So you get require everybody take an ethics course, which everyone dutifully does with eyes struggling not to roll upward. In my experience these ethics courses are often more about what is legal or not, rather than what is ethical or not. But let's say you get somebody in there who wants to grapple with the ethical realities these kids are going to face. What does he have to work with? Everything outside his classroom militates against whatever he's might want to teach about embracing a code of basic decency.
The people who go into MBA programs are already predisposed to think of self-interest as the only really important motivator, and everything they see around them reinforces it. So this guy in an ethics class wants to suggest an alternative mo? Whatever. What a waste of time and effort.
Do you think my minimalist definition of decency as the 'capacity to act in the world as if your personal interests are not the only ones or the most important ones' can get any traction in such a social world? There are no resources in the social imaginary of the larger secular culture to combat a mentality in which decency is merely an aesthetic preference. Go for it if 'being decent' floats your boat--but you have no right to judge me if what floats my boat is the thrill of winning in a high-stakes game. By what standard can you make such a judgment about better and worse?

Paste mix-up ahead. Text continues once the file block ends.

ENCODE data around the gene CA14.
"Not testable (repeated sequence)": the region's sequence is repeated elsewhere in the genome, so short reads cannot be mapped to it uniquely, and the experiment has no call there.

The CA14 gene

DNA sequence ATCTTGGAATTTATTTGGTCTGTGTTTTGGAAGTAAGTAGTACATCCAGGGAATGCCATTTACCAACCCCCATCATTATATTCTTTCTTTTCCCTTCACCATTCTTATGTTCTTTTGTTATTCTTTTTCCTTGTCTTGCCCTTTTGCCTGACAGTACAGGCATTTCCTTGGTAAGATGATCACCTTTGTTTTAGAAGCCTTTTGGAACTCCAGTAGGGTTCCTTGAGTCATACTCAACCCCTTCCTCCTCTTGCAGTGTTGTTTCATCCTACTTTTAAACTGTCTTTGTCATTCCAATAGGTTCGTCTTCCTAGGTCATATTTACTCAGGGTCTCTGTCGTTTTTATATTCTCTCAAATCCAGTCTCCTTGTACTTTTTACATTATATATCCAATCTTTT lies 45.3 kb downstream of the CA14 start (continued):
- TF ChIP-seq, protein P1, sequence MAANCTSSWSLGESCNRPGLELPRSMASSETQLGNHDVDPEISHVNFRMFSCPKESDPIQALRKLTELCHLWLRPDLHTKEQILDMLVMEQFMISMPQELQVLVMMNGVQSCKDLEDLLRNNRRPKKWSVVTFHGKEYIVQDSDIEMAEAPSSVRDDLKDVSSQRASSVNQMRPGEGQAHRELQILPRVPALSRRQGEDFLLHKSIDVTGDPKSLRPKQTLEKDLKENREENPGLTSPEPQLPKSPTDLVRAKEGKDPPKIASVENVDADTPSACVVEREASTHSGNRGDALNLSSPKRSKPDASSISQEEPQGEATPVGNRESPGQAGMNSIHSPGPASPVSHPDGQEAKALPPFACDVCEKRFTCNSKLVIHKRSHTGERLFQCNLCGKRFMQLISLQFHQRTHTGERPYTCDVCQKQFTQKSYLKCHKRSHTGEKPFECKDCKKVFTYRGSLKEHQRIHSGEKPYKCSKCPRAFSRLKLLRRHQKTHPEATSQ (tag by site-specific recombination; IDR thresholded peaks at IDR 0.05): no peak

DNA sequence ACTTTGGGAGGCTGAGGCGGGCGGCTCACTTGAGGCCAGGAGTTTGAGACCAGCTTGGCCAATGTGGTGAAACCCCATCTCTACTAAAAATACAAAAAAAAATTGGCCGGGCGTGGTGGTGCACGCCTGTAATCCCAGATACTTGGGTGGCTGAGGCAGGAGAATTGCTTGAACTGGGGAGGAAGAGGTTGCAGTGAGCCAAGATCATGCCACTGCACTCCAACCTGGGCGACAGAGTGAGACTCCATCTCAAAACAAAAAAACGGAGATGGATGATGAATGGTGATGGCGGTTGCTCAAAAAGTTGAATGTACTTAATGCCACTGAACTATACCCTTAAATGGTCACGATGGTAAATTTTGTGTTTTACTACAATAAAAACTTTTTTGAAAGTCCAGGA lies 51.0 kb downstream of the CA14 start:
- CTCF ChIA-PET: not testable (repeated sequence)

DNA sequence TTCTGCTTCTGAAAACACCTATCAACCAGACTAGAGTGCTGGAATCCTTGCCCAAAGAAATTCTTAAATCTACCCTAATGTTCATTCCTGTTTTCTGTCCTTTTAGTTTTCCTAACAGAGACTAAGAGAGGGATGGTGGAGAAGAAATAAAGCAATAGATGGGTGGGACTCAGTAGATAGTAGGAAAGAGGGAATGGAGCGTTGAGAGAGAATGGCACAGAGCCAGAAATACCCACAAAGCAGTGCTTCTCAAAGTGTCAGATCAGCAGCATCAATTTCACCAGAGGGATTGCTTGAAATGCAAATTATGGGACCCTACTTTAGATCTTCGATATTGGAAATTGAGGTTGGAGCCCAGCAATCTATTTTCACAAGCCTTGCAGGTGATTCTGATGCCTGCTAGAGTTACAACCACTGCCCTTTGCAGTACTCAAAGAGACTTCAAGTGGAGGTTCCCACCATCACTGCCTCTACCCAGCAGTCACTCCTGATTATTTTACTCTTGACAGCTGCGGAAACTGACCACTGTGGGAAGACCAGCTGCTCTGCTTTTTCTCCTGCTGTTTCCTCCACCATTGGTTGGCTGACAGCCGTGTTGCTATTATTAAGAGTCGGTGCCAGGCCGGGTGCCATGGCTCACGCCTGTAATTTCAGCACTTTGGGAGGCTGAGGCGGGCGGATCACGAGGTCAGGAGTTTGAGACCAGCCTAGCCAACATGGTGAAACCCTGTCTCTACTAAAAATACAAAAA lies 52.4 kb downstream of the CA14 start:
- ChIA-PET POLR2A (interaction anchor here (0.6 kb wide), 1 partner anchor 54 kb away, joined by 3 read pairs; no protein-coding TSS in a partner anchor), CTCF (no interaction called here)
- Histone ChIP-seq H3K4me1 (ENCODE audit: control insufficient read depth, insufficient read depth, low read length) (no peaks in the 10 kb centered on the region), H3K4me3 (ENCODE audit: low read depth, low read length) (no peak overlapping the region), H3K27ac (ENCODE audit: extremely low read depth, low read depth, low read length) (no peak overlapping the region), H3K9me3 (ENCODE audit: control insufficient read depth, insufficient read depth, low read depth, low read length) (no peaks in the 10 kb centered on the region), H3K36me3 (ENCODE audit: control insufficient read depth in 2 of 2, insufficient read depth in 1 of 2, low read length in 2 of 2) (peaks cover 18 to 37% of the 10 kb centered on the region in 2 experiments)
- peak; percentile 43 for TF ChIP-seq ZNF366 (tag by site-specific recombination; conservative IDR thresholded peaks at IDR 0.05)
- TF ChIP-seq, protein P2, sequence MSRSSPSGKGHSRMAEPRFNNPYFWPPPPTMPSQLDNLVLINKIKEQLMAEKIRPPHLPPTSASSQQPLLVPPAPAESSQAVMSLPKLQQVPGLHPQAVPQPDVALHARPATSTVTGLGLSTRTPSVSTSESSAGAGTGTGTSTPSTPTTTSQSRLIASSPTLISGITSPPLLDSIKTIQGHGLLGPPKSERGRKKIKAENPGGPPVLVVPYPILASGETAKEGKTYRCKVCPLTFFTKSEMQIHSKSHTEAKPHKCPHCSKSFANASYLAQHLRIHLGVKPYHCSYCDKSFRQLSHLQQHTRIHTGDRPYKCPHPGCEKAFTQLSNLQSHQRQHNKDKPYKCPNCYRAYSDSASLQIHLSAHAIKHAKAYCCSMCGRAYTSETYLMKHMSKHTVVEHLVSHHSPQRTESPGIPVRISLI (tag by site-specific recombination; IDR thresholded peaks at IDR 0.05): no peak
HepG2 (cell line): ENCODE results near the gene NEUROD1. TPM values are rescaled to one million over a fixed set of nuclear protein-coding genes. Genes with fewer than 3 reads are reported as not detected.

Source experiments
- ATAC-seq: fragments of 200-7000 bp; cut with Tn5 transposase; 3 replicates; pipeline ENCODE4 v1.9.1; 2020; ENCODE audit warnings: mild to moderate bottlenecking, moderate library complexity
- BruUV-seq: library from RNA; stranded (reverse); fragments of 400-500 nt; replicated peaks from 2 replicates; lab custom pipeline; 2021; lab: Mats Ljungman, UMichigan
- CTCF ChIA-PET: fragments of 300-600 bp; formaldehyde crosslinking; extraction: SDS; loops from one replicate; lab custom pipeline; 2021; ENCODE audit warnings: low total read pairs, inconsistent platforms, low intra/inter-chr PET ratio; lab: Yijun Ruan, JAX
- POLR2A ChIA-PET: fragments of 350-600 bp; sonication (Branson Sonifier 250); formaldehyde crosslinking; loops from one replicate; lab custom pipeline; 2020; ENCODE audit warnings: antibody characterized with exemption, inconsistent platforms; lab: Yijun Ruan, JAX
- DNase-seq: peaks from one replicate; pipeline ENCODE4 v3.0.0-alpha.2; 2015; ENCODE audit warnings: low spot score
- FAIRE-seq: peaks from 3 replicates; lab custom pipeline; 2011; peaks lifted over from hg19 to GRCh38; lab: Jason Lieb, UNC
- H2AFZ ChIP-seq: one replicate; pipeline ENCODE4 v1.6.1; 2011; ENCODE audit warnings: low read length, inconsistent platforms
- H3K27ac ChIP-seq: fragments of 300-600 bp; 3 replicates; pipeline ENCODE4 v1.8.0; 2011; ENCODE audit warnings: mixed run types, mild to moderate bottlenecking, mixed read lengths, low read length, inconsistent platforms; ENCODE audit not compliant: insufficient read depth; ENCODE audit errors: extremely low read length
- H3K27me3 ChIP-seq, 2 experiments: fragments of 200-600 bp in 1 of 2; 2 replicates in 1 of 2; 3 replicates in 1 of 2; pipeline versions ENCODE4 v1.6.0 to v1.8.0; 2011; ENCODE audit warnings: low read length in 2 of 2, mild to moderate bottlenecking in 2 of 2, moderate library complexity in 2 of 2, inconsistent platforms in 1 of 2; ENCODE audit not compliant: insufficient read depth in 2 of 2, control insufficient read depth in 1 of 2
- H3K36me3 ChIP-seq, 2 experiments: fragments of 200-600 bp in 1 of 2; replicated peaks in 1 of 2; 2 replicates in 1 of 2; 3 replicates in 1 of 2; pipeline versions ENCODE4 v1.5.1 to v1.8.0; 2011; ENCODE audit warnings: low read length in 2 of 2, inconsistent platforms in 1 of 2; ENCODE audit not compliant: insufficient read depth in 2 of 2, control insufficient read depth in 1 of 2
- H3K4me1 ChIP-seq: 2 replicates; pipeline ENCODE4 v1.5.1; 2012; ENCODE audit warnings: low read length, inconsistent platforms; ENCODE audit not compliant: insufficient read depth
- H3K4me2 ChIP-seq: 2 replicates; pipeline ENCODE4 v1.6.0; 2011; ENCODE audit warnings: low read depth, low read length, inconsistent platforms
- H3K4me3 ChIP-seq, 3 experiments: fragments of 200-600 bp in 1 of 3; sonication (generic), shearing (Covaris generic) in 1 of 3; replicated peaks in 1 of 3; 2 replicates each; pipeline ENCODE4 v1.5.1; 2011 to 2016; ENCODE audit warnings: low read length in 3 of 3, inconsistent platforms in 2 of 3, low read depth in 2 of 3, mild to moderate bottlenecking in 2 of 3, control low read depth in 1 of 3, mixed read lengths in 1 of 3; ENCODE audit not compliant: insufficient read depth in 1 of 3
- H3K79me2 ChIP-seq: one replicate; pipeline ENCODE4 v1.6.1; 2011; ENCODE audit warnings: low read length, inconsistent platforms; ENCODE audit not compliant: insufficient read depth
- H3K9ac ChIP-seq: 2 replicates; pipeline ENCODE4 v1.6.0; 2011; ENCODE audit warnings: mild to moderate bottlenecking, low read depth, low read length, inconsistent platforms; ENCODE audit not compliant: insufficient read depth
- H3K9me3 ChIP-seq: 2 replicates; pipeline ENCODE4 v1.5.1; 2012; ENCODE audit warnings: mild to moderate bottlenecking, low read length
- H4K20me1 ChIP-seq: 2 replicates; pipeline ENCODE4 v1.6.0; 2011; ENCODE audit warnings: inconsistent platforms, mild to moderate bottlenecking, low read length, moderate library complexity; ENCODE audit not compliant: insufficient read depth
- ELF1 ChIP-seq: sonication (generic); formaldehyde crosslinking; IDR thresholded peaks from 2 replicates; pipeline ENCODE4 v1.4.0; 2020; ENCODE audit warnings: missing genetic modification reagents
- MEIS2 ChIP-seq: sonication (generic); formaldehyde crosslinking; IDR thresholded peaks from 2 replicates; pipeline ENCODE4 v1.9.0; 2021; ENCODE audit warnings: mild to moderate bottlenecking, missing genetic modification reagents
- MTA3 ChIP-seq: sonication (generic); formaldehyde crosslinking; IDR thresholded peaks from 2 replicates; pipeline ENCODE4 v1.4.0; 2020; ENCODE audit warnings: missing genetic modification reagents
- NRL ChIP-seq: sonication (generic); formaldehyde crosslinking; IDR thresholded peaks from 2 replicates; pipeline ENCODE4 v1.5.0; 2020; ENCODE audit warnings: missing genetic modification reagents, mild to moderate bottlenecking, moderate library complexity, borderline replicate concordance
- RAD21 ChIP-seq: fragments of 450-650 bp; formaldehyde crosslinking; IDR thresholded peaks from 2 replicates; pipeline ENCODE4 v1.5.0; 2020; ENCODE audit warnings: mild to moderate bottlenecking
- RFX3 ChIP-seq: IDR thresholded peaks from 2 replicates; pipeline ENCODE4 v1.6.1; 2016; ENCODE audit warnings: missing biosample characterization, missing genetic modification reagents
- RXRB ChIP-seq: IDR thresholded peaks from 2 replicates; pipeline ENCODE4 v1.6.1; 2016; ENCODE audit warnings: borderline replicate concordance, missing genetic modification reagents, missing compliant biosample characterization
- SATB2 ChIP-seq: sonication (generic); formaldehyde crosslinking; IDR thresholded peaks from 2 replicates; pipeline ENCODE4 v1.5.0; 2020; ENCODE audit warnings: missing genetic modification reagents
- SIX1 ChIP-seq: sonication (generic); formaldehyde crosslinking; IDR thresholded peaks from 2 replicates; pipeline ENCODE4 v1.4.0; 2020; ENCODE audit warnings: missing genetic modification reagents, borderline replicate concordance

Our political economy is such an obscenity because the obscene people who are its primary actors think they are completely morally justified, even benefactors of humanity, in pursuing their interests because they are social Darwinists in the Gordon Gecko idiom:
Greed, for lack of a better word, is good. Greed is right. Greed works. Greed clarifies, cuts through, and captures, the essence of the evolutionary spirit. Greed, in all of its forms; greed for life, for money, for love, knowledge, has marked the upward surge of mankind and greed, you mark my words, will not only save Teldar Paper, but that other malfunctioning corporation called the U.S.A.
This is very compelling if you operate in a world in which it's not just an idea, but an accurate description of the way the most successful people around you think and behave. What works to counter it, some pre-school admonition "to share" or "be nice"? Why? Why should I share or be nice? I did it when I was younger because I'd earn the teacher's disapproval if I did not, but now I earn my peers' and superiors' disapproval if I do. Decency is for losers. Ask Rick Santelli.